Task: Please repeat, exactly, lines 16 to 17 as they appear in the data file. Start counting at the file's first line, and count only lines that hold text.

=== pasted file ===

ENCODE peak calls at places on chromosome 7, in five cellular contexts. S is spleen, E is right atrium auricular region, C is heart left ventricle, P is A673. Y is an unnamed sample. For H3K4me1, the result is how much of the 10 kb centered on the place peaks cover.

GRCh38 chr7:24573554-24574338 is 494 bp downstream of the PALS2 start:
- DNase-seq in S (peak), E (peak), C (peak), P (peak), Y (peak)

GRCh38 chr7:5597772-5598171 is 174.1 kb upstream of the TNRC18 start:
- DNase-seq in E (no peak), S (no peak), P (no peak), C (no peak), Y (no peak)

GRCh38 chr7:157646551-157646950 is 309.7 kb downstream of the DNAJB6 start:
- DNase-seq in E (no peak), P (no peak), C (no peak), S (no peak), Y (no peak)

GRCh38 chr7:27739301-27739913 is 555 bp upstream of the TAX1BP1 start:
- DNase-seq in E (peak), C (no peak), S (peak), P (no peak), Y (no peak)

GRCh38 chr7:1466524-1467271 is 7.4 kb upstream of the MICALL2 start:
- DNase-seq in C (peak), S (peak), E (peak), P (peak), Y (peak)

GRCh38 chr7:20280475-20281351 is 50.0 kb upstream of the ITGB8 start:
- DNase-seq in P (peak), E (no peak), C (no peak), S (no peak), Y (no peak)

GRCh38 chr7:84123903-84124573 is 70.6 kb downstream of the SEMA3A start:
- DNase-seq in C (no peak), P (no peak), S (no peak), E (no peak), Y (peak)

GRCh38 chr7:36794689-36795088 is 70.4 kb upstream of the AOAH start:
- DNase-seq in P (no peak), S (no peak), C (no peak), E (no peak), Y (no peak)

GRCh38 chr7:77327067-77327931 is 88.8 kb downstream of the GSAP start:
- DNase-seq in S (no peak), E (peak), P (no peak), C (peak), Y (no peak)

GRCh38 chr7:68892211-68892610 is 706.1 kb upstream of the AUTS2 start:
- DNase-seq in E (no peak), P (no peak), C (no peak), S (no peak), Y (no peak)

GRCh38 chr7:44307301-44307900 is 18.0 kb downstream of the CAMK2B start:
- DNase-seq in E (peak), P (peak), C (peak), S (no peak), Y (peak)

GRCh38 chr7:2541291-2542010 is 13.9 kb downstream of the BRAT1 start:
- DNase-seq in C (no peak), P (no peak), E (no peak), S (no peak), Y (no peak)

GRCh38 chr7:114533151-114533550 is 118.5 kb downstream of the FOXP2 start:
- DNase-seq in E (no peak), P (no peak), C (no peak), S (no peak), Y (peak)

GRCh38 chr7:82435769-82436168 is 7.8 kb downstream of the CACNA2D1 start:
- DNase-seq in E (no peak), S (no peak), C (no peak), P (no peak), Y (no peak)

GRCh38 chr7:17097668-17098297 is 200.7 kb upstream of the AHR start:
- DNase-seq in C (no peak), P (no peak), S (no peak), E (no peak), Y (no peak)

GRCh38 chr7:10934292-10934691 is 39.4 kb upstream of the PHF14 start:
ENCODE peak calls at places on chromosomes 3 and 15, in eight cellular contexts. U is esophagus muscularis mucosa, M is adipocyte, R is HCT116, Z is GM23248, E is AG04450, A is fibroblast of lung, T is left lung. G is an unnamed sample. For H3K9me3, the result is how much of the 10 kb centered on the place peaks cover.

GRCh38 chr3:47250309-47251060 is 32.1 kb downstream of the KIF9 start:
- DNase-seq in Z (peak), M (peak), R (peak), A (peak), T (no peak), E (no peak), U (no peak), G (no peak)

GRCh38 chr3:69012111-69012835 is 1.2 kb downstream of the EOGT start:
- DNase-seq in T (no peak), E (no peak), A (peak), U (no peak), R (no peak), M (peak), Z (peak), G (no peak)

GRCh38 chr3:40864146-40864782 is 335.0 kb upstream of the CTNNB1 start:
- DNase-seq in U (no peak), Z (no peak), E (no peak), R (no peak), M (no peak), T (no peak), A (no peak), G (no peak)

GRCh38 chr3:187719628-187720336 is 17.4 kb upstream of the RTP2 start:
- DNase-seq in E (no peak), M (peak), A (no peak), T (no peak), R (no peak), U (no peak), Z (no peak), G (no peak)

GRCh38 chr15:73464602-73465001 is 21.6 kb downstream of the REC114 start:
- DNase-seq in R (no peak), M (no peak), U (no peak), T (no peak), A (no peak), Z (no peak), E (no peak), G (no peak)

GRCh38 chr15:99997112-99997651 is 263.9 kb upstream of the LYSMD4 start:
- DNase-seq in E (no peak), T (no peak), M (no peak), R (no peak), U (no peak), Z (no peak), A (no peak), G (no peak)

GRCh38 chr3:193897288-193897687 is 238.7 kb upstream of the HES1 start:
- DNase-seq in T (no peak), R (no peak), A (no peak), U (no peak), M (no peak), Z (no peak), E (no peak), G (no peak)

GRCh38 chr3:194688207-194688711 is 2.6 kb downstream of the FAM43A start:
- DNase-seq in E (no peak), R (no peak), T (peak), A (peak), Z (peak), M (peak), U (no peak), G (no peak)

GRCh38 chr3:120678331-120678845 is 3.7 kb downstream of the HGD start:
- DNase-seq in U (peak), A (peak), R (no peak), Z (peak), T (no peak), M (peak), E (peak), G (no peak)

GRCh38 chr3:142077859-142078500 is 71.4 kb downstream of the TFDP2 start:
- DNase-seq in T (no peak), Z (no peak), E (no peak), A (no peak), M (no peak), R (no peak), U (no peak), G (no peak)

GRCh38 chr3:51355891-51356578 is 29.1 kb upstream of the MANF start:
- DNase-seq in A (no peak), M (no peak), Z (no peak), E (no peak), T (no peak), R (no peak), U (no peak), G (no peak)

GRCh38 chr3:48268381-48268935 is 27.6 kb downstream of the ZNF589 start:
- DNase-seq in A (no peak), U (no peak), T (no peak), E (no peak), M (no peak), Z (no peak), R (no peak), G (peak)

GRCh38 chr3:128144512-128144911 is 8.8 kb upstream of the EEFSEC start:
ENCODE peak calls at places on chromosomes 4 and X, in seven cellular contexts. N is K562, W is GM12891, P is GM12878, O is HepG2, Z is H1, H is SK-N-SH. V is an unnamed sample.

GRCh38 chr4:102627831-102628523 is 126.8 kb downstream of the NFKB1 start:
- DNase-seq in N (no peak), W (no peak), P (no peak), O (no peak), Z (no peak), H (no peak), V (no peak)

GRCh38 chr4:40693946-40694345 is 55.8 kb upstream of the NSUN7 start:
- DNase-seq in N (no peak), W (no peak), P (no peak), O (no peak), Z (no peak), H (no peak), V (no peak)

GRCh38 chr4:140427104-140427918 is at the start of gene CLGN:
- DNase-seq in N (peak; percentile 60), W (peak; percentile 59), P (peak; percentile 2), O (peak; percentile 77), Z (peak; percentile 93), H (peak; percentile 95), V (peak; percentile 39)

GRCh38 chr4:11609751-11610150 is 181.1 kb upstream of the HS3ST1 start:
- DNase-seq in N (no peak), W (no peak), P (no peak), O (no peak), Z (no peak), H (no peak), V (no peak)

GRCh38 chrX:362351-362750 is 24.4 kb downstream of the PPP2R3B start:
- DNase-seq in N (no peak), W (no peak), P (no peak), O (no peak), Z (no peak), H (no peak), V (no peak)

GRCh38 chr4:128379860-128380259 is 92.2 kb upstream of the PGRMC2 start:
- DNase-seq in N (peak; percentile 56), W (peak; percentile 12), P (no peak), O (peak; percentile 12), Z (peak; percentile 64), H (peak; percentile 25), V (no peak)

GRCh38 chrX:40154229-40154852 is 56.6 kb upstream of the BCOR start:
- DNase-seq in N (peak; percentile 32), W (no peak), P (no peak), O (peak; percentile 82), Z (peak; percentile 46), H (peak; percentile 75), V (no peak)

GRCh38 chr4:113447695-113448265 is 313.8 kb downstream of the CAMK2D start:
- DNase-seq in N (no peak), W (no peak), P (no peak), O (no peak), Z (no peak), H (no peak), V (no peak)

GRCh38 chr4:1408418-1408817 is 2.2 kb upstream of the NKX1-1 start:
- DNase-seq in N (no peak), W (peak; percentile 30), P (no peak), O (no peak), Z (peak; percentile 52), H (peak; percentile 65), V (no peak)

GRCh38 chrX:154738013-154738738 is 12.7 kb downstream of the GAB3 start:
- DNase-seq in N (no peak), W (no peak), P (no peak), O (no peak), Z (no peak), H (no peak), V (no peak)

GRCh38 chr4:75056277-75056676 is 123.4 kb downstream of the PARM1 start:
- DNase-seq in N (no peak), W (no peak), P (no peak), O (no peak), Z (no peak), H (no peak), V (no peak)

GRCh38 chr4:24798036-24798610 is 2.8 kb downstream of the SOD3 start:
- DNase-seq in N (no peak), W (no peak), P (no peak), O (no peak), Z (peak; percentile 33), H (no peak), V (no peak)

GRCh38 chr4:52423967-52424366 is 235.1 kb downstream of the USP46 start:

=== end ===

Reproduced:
GRCh38 chr7:36794689-36795088 is 70.4 kb upstream of the AOAH start:
- DNase-seq in P (no peak), S (no peak), C (no peak), E (no peak), Y (no peak)